Skip to Main content Skip to Navigation
New interface
Journal articles

Source–Detector Spectral Pairing-Related Inaccuracies in Pulse Oximetry: Evaluation of the Wavelength Shift

Abstract : Pulse oximetry enables oxygen saturation estimation (SpO2) non-invasively in real time with few components and modest processing power. With the advent of affordable development kits dedicated to the monitoring of biosignals, capabilities once reserved to hospitals and high-end research laboratories are becoming accessible for rapid prototyping. While one may think that medical-grade equipment differs greatly in quality, surprisingly, we found that the performance requirements are not widely different from available consumer-grade components, especially regarding the photodetection module in pulse oximetry. This study investigates how the use of candidate light sources and photodetectors for the development of a custom SpO2 monitoring system can lead to inaccuracies when using the standard computational model for oxygen saturation without calibration. Following the optical characterization of selected light sources, we compare the extracted parameters to the key features in their respective datasheet. We then quantify the wavelength shift caused by spectral pairing of light sources in association with photodetectors. Finally, using the widely used approximation, we report the resulting absolute error in SpO2 estimation and show that it can lead up to 8% of the critical 90–100% saturation window.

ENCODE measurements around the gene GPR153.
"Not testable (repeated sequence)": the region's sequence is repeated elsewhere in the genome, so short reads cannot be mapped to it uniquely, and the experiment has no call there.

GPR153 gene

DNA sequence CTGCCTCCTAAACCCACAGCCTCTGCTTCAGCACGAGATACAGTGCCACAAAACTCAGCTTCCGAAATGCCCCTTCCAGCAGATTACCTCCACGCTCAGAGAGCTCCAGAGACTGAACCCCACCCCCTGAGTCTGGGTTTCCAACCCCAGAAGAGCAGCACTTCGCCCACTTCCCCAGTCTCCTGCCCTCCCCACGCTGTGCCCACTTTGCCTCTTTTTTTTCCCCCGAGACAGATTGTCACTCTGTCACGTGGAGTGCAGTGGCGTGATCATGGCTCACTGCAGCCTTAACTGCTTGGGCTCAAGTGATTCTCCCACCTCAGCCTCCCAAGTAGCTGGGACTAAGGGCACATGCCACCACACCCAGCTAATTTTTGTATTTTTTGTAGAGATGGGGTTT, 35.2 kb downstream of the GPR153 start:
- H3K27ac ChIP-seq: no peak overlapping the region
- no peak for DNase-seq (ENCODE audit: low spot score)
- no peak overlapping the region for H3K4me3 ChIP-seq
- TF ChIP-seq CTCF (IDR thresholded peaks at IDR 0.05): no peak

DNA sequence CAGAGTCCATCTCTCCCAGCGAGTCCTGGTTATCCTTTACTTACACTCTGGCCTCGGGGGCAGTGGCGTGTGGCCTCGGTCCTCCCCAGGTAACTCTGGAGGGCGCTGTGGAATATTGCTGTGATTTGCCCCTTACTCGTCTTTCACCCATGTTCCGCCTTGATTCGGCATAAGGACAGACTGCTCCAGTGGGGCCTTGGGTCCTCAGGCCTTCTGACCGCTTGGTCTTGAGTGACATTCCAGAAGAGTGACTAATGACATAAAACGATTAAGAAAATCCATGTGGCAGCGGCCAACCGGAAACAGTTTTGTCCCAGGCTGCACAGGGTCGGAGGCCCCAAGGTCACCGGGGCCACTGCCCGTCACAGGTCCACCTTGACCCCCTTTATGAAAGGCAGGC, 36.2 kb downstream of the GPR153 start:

Complete list of metadata

https://hal.archives-ouvertes.fr/hal-02886280
Contributor : Sylvain Feruglio Connect in order to contact the contributor
Submitted on : Wednesday, July 1, 2020 - 1:53:41 PM
Last modification on : Sunday, June 26, 2022 - 2:51:29 AM

Links full text

Identifiers

Citation

Olivier Tsiakaka, Benoit Gosselin, Sylvain Feruglio. Source–Detector Spectral Pairing-Related Inaccuracies in Pulse Oximetry: Evaluation of the Wavelength Shift. Sensors, 2020, 20 (11), pp.3302. ⟨10.3390/s20113302⟩. ⟨hal-02886280⟩

Share

Metrics

Record views

30